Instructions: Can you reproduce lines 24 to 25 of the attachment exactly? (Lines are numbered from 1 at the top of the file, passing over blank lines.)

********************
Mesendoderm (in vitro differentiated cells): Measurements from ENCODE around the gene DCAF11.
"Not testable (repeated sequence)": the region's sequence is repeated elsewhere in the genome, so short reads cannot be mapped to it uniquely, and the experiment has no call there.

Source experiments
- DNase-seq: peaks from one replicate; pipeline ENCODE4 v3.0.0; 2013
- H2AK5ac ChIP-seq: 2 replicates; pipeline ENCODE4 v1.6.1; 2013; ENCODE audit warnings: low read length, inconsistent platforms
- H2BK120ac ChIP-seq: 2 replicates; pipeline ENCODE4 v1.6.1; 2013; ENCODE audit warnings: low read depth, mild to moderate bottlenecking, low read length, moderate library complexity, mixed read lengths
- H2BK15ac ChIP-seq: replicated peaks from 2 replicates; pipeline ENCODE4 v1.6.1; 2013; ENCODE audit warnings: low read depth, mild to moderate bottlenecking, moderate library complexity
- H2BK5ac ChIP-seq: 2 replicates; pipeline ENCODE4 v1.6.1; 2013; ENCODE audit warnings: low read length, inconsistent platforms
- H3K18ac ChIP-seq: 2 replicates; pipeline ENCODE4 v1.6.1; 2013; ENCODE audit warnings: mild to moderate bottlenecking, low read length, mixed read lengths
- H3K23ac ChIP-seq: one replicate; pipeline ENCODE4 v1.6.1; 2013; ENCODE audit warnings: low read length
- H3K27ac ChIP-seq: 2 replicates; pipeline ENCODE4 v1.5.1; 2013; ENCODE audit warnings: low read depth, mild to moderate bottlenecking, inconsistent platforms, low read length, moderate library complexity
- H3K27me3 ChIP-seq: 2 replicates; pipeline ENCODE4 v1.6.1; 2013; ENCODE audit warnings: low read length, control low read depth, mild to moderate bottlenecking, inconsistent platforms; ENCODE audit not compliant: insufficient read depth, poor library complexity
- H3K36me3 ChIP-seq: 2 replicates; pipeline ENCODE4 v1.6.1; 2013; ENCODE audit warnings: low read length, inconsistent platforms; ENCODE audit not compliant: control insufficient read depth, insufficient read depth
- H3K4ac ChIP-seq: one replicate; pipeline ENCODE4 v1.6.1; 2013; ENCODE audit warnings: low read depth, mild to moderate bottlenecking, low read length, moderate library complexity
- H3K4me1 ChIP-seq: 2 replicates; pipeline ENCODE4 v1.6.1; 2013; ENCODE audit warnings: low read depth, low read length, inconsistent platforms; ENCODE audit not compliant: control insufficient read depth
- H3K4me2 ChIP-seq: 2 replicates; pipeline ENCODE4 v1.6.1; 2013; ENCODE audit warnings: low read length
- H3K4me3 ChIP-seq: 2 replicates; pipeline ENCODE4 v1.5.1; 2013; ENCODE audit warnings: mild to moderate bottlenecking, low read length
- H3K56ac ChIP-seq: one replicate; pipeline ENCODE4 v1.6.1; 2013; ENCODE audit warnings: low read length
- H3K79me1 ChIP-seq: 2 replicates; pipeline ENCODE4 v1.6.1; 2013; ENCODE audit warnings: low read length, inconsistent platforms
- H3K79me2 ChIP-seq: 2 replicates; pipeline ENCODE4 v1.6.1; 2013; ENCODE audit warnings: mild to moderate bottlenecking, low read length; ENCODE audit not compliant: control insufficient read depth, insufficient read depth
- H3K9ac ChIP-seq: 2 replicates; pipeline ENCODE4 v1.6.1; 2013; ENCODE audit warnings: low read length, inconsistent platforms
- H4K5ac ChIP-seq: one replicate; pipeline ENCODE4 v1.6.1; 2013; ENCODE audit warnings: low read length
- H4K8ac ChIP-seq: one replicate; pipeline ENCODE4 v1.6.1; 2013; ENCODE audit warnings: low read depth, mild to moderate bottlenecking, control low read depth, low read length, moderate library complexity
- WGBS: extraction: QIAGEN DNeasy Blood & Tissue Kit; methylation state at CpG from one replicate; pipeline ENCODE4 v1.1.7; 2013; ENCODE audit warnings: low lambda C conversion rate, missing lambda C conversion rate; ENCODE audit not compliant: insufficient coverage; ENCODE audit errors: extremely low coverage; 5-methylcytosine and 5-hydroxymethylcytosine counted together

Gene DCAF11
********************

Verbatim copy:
- WGBS: extraction: QIAGEN DNeasy Blood & Tissue Kit; methylation state at CpG from one replicate; pipeline ENCODE4 v1.1.7; 2013; ENCODE audit warnings: low lambda C conversion rate, missing lambda C conversion rate; ENCODE audit not compliant: insufficient coverage; ENCODE audit errors: extremely low coverage; 5-methylcytosine and 5-hydroxymethylcytosine counted together

Gene DCAF11